00:00 / 00:00
Class II antiarrhythmics: Beta blockers
0 / 43 complete
Antiarrhythmic medications help control arrhythmias or abnormal heartbeats.
There are four main groups of antiarrhythmic medications: class I, sodium-channel blockers; class II, beta-blockers; class III, potassium-channel blockers; class IV, calcium-channel blockers; and miscellaneous antiarrhythmics, or unclassified antiarrhythmics. Now, we’ll focus on class II antiarrhythmics in this video.
Pacemaker cells build the electrical conduction system of the heart, which consists of the sinoatrial node, or SA node; the atrioventricular node, or AV node; the bundle of His; and the Purkinje fibers.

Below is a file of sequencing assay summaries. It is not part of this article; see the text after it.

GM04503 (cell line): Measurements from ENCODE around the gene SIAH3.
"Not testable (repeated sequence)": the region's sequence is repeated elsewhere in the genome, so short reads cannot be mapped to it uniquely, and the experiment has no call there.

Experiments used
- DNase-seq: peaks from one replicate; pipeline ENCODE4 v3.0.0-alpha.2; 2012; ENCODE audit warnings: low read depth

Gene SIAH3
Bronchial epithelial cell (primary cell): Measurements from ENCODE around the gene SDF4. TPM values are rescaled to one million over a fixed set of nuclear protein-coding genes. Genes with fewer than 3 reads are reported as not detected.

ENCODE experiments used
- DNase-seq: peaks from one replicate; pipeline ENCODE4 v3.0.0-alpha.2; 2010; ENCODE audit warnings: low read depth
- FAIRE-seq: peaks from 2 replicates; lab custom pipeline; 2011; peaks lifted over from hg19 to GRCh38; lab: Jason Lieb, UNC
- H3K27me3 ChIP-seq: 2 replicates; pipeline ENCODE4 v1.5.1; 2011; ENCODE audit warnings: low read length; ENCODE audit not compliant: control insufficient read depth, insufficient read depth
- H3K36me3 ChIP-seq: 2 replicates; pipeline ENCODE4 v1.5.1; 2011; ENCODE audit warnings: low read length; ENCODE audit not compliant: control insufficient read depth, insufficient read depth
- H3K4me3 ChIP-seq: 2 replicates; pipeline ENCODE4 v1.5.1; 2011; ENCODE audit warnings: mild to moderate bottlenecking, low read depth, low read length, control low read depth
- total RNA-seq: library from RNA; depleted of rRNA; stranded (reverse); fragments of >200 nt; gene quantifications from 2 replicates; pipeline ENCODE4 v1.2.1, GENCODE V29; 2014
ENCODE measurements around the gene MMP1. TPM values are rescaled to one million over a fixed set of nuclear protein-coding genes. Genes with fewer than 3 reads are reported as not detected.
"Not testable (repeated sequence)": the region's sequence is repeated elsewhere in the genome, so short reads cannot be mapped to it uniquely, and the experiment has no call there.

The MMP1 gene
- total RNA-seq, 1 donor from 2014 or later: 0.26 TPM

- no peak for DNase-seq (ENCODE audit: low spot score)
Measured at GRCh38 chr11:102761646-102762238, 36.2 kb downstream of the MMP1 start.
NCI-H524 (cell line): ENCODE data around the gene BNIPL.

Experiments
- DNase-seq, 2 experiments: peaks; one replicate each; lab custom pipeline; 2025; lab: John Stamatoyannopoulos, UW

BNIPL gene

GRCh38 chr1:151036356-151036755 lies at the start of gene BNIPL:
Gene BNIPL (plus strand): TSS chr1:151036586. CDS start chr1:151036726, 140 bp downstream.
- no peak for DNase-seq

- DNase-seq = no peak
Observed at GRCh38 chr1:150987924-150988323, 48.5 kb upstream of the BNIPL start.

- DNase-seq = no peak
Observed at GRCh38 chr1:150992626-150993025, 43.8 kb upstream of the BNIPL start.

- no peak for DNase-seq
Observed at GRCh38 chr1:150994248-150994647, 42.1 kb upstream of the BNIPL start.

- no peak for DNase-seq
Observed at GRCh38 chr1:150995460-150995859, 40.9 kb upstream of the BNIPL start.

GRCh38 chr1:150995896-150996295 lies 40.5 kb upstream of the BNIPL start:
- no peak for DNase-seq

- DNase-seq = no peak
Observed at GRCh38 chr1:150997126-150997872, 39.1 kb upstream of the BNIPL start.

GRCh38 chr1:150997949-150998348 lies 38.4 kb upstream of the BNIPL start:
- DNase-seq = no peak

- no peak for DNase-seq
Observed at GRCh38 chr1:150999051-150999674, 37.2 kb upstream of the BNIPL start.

The current through these channels is called pacemaker current or funny current (If), and it mainly consists of sodium ions.
These sodium ions cause the membrane potential to begin to spontaneously depolarize and as the membrane potential depolarizes, voltage-dependent T-type calcium channels open up, thereby further depolarizing the pacemaker cell.
Copyright © 2023 Elsevier, its licensors, and contributors. All rights are reserved, including those for text and data mining, AI training, and similar technologies.
Cookies are used by this site.
USMLE® is a joint program of the Federation of State Medical Boards (FSMB) and the National Board of Medical Examiners (NBME). COMLEX-USA® is a registered trademark of The National Board of Osteopathic Medical Examiners, Inc. NCLEX-RN® is a registered trademark of the National Council of State Boards of Nursing, Inc. Test names and other trademarks are the property of the respective trademark holders. None of the trademark holders are endorsed by nor affiliated with Osmosis or this website.